When I decided I wasn’t going to play music anymore, I had gotten married and I was raising a family. The money to make ends meet and feed a family just wasn’t there. I played from ’61 to the middle of ’64, and then I decided I didn’t want to play no more. Muddy got a new drummer. I went to taking different jobs, which was nice. I really didn’t want to play no more, and to make sure I wouldn’t play no more, I wouldn’t even go around where any musician was playing. But it was hard! It was something I really wanted to do. And the jobs that I had, I really liked them, but they just didn’t fill my satisfaction. Then my wife and I had started to argue a little bit. We just kind of lost respect for each other, you know what I mean? So we quit on a good note. Then Muddy happened to call me back. I was driving a taxi cab at the time and happened to pick up his wife and son downtown and brought them home. When I brought them home, I just got out of the cab and came inside. Me and Muddy sat down at the table, and he asked me if I wanted to come back. I thought about it for about a minute. I said, ‘Yeah, let me think about it,’ and he said, ‘The money’s much better,’ and I said, ‘I guess you knew where I was going.’ It wasn’t as much as I was already making, but I was glad to get away because me and my wife were busting up anyway, so that was a chance for me to just get away.

Have you ever thought about retiring since then?

Retiring from what?


`Laughs` Not till I have to! Let’s look at it for what it is — you’re talking about retiring, but there’s people who work all of their lives to do what I’m doing. I’m fortunate to go all around the world and get partially paid for it. There’s people that work all their lives to do this for just a short period. So why would I want to retire? •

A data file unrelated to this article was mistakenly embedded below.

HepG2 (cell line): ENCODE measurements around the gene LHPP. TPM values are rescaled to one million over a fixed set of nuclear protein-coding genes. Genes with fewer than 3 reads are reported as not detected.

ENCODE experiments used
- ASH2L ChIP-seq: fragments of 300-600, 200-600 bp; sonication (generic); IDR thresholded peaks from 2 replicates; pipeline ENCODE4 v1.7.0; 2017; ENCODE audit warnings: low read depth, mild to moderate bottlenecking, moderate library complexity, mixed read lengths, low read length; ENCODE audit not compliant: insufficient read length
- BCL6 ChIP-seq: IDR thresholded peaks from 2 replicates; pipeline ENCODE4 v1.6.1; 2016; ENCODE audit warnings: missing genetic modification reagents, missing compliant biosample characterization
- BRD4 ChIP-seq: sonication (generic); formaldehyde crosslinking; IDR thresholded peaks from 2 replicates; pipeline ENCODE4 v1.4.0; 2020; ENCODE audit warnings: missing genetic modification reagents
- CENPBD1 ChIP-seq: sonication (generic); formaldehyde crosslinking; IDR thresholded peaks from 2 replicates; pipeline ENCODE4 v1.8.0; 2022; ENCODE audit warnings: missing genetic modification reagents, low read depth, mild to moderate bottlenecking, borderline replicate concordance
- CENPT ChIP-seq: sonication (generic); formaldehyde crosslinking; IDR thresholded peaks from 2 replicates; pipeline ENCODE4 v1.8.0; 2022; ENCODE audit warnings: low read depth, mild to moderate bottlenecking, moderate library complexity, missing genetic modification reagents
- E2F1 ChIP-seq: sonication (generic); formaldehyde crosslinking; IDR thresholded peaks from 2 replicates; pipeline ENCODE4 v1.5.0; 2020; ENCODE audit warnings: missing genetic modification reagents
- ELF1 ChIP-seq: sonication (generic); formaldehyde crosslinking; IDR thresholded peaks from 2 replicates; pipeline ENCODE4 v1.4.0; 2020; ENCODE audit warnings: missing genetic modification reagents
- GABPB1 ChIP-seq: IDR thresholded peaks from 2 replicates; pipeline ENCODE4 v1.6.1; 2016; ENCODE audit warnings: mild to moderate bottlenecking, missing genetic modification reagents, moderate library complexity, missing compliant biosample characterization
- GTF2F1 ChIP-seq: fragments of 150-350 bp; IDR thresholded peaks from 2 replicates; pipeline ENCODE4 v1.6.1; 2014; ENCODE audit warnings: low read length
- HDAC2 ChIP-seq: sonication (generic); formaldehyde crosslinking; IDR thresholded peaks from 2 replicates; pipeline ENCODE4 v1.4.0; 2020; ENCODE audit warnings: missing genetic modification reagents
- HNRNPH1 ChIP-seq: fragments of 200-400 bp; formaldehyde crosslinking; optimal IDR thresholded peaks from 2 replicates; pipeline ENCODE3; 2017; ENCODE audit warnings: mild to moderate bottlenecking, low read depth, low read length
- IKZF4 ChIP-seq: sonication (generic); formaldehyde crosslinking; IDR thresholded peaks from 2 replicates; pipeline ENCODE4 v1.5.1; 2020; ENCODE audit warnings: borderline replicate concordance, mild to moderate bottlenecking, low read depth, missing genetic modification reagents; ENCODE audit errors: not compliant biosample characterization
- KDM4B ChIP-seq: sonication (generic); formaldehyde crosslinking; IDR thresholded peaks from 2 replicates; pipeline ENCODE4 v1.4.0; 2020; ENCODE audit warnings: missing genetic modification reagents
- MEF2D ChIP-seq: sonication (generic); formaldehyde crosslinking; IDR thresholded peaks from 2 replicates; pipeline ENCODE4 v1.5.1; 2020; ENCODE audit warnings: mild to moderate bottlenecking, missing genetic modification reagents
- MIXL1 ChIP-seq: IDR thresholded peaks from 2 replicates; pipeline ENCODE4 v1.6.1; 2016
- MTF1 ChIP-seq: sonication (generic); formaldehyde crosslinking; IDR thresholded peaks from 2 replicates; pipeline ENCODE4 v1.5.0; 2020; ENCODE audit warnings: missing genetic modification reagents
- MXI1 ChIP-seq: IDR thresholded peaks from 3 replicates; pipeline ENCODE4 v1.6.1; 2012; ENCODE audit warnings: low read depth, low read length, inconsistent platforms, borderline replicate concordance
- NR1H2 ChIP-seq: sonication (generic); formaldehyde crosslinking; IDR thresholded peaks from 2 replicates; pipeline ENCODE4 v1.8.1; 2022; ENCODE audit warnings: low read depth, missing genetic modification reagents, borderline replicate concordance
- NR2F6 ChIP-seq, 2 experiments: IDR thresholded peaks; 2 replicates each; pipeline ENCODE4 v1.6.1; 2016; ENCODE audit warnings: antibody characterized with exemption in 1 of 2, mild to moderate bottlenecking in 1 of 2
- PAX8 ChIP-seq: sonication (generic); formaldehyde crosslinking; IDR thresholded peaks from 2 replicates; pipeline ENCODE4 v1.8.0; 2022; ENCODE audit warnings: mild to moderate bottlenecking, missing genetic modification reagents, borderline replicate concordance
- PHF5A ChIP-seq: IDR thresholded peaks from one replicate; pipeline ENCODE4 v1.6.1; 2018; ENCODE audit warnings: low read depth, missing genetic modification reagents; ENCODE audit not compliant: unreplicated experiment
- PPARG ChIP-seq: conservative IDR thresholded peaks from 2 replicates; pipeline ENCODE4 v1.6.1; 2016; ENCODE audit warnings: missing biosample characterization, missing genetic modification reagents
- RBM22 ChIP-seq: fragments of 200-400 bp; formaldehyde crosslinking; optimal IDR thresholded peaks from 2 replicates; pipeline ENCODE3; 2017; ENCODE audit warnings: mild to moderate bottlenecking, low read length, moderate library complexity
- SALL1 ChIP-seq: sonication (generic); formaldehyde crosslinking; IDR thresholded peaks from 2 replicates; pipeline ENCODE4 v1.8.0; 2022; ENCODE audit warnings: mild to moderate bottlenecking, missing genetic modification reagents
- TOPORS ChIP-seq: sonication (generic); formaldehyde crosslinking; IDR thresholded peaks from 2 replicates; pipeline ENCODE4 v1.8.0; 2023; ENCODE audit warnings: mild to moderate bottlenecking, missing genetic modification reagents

Pinetop Perkins and Willie “Big Eyes” Smith
8pm Fri Jul 30
Sam’s Burger Joint
330 E. Grayson
(210) 223-2830

Joseph William “Pinetop” Perkins

Born in Belzoni, Mississippi, in 1913 — the same year as the Woolworth Building, Henry Ford’s assembly line, and the zipper — he began playing the blues on guitar and piano in 1927, but quit the guitar in the ’40s after injuring his left arm. In 1953, he recorded Pinetop Smith’s “Pinetop’s Boogie Woogie” at Sam Phillips’s Sun Records and few people have called him Joe or Willy since. Perkins joined up with Muddy Waters (who was two years Perkins’s junior) in 1969 and recorded with him for 12 years. Perkins, along with Willie “Big Eyes” Smith, left the group in 1980 to form the Legendary Blues Band, which recorded two albums. Perkins released his solo debut, After Hours, in 1988 and began touring as a headliner in 1992 — just before his 80th birthday. In 2003 he was featured in the Clint Eastwood-directed “Piano Blues” segment of Martin Scorsese’s PBS documentary The Blues, and in 2005 he received a Grammy Award for lifetime achievement.

Willie “Big Eyes“ Smith

Call Willie “Big Eyes” Smith “Little Willie” at your own peril these days, but that’s the name this Helena, Arkansas, native started out under back in the early 1950s. Though he’s arguably most famous for his drum work on Muddy Waters’s Grammy-winning albums, including They Call Me Muddy Waters, The Muddy Waters Woodstock Album, and Hard Again, Smith originally played harmonica with the likes of Clifton James, Bo Diddley, and Arthur “Big Boy” Spires before picking up the sticks to fill in for Waters’s drummer Francis Clay in 1961. Along with Pinetop Perkins, Smith has toured with the Rolling Stones, Bob Dylan, and Eric Clapton, and Smith and Perkins can be seen playing behind Waters in the classic 1978 concert film The Last Waltz and behind John Lee Hooker in 1980’s The Blues Brothers. At 74, Smith will still step out from behind the kit to play the “harp” or sing lead, and if he follows Perkins’s example, Smith will still be doing so for decades to come.

Selected discography

Pinetop Perkins and Willie “Big Eyes” Smith, Joined at the Hip (Telarc 2010)
Smith told the Current “Cut That Out” is the push song, but the entire album exudes a joy rarely heard in the blues.

Willie “Big Eyes” Smith, Way Back (Hightone 2006)
With his son Kenny “Beady Eyes” Smith (seriously) taking drum duty, Big Eyes wows with haunting vocals and smooth harmonica, especially on the incomparable “Blues and Trouble.”

Pinetop Perkins, Portrait of a Delta Bluesman (Vanguard 1993)
Combining his best-known work with short interview segments, including his explanation of the fight that ended his guitar career, Perkins delivers a blues and history lesson in one.

The Legendary Blues Band, Red Hot’n’ Blue (Rounder 1983)
This short album highlights the fine musicianship of many of Muddy Waters’s band members, and Perkins shines on vocal duties.

Muddy Waters, Hard Again (Blue Sky 1977)
Perkins and Smith contribute mightily to Waters’s “comeback” album, a near-perfect example of all the blues should be, with the best version of “Mannish Boy” ever recorded.